The Rapid E-Learning Blog - disaster preparedness and presidential declarations

I say this because everywhere I’ve worked part of our annual safety training was the need to have an emergency kit.  We were told that it was just a matter of time before we had an emergency and to plan on being on our own for a while.  They said we needed an emergency kit that could sustain us for at least 72 hours.

Know what? I always passed the safety training; yet I never had an emergency kit.  Why is that?

While I KNEW that the kit was important, I was never MOTIVATED to actually have a kit.  Outside of my natural proclivity to procrastinate, I think the elearning course was positioned as just one of many boring elearning courses that I had to take every year.  All the organization cared about was making sure I had a check mark next to my name come December 31.

Essentially they did a poor job convincing me that the kit was essential.  They could have done a better job by appealing to my emotions rather than provide a bunch of information.

Often we focus on the cognitive part of learning which is all about the knowing.  But we don’t focus enough on the affective part which is more about the emotions.  What motivates someone is subjective and tied to their emotional awareness.  So creating an emotional connection to the content may be better than just a cognitive connection, especially at the forefront where we want to hook them.

Reworked Learning Objective

In the demo below I want to get away from the standard list of objectives. Instead I want something more emotional that matters to the person taking the course. I want them to know that this isn’t just information; instead it’s a matter of life and death.

Instead of creating the standard list of what you’ll learn I ask them to consider the ramifications of not having a kit.  I also stepped away from work and made it more personal.  This isn’t about some check mark to indicate completion.  This is about taking care of your family.

The Rapid E-Learning Blog - example of emergency preparedness elearning course objectives

Click here to view the demo.

There’s a lot more I could have done to flesh out the scenario, but I kept it simple on purpose.  I want to show that even if you have limited resources and time you can build something like this.  As you can see the demo is not very interactive—just a few images, text, and some audio.

Learning is a complex process and part of it is to connect with the learners in a meaningful way.  Appealing to them emotionally is one way to do that.  So the next time you build an elearning course, see if you can replace the bullet point objective screen with something different.  Even if you can’t replace it, you can still do something like this to capture their attention.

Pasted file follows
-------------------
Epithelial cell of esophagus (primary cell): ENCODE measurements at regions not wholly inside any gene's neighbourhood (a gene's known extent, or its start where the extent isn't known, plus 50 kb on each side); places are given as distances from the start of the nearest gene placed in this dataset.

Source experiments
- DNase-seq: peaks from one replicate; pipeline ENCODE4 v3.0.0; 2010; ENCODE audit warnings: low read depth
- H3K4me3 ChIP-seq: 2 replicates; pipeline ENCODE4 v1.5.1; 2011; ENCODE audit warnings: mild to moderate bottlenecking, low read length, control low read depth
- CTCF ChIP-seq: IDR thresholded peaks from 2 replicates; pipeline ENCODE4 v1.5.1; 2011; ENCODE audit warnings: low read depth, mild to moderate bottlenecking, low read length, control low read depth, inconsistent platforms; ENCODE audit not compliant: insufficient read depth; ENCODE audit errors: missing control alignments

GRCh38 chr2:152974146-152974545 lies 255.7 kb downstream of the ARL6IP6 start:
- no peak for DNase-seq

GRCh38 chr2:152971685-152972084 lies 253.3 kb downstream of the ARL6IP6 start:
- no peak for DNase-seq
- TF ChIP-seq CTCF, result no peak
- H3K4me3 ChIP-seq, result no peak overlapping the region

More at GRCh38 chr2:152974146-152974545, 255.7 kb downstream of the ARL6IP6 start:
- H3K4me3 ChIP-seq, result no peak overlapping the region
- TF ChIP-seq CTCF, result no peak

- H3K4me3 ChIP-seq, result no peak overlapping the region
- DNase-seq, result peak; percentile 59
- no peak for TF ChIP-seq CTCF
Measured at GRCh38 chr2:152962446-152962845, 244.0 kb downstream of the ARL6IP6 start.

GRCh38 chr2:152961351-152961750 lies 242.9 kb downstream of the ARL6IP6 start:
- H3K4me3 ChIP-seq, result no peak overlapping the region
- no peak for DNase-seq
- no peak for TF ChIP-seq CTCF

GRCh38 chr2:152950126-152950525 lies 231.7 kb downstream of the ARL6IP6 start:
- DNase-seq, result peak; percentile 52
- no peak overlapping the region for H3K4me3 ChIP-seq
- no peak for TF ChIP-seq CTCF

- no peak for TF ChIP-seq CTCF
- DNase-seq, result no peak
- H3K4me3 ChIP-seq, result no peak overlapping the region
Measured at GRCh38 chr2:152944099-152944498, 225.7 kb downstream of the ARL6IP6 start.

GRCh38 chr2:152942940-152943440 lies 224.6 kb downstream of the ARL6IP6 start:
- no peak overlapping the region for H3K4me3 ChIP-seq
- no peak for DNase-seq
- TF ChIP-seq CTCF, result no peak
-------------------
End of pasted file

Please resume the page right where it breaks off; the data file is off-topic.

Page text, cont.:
Have some creative ideas? Share them by clicking on the comments link.  Not sure how to rework the learning objectives in the elearning course you’re building?  Jump into this forum thread that I started in the elearning community to get some feedback from others.

Upcoming E-Learning Events

  • October 6: Amsterdam. 10 Production Tips from the E-Learning Challenges by David Anderson. Register here.
  • October 21: Sydney. 3-Hour Articulate Virtual Event: 10 Production Tips from the E-Learning Challenges, Creating Engaging Software Training in Rise 360, and more. Register here.
  • October 29: ATD Nashville. Here's Why You Need an E-Learning Portfolio.

Free E-Learning Resources

Want to learn more? Check out these articles and free resources in the community.

Here’s a great job board for e-learning, instructional design, and training jobs

Participate in the weekly e-learning challenges to sharpen your skills

Get your free PowerPoint templates and free graphics & stock images.

Lots of cool e-learning examples to check out and find inspiration.

Getting Started? This e-learning 101 series and the free e-books will help.

 




The Rapid E-Learning Blog - let's make a daily deal

Over the years elearning software has become easier to use.  But with that comes some challenges.  In the past you had an instructional designer who designed the course.  Then there was a programmer who did the programming of the course.  And a graphics designer built the course’s graphics.

Today, things have changed a bit.  With the ease of authoring, it’s placed the burden to do all of it on the shoulders of the rapid elearning developer.  This can be a challenge because the skills to design graphics are different than the ones required to design instruction.